I came across an article yesterday on cnnmoney by Paul La Monica that talks about how companies with low debt loads are out performing stocks of firms that are in massive amounts of debt. Here are some interesting stats from the article:
According to figures from Thomson Baseline, shares of S&P 500 companies with a long-term debt to capital ratio below 34% -- the S&P 500 average -- are up an average of 10.3% this year. The S&P 500 stocks with debt loads above 34% are up only 1.2%.
This holds true for smaller companies too. Firms in the S&P SmallCap 600 with a below-average debt load are up 7.2% this year while those with higher debt loads are down 1.6%.Shares of S&P 500 firms that are debt-free are up an average of 15.6% this year. Debt-free tech giants Apple and Google have both surged more than 30%.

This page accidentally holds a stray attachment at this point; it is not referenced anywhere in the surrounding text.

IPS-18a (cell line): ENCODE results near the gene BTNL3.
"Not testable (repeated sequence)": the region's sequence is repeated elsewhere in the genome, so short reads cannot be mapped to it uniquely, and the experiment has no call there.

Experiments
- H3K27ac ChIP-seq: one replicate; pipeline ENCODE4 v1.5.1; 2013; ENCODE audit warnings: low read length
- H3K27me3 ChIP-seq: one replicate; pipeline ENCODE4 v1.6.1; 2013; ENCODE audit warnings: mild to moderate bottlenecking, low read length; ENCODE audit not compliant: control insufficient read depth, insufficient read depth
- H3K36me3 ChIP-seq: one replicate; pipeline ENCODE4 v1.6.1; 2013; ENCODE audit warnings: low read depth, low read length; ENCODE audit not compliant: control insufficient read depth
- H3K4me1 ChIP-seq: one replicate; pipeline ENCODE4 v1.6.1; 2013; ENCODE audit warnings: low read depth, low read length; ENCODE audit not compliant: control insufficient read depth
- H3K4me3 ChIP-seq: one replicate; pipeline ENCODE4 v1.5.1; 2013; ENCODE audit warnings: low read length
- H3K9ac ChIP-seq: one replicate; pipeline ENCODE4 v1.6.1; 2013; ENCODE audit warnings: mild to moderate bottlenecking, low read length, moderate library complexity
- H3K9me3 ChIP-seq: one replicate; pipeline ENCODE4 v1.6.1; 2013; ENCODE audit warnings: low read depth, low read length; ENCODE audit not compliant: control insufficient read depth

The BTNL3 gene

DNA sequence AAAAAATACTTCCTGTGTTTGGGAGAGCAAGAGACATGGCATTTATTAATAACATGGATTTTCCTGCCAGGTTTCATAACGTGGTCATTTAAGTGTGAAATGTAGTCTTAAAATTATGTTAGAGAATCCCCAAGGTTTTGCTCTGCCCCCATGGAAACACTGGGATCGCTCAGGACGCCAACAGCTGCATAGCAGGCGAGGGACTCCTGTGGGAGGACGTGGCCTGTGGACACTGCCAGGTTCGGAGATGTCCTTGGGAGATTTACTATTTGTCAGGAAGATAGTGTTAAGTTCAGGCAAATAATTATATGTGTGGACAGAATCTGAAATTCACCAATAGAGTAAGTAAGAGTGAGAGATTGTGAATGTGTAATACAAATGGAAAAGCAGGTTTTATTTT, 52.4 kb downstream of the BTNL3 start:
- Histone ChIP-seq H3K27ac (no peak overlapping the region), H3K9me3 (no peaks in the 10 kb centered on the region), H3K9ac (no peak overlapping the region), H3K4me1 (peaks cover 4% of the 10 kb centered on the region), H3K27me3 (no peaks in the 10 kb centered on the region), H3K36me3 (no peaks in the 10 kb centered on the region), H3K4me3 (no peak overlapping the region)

"In times like this, companies with high cash and low debt levels are in a better position to survive and take advantage of opportunities to grow through acquisitions,"
"Any type of financing is tough to come by. And in cyclical businesses, firms with no or little debt have a competitive advantage,"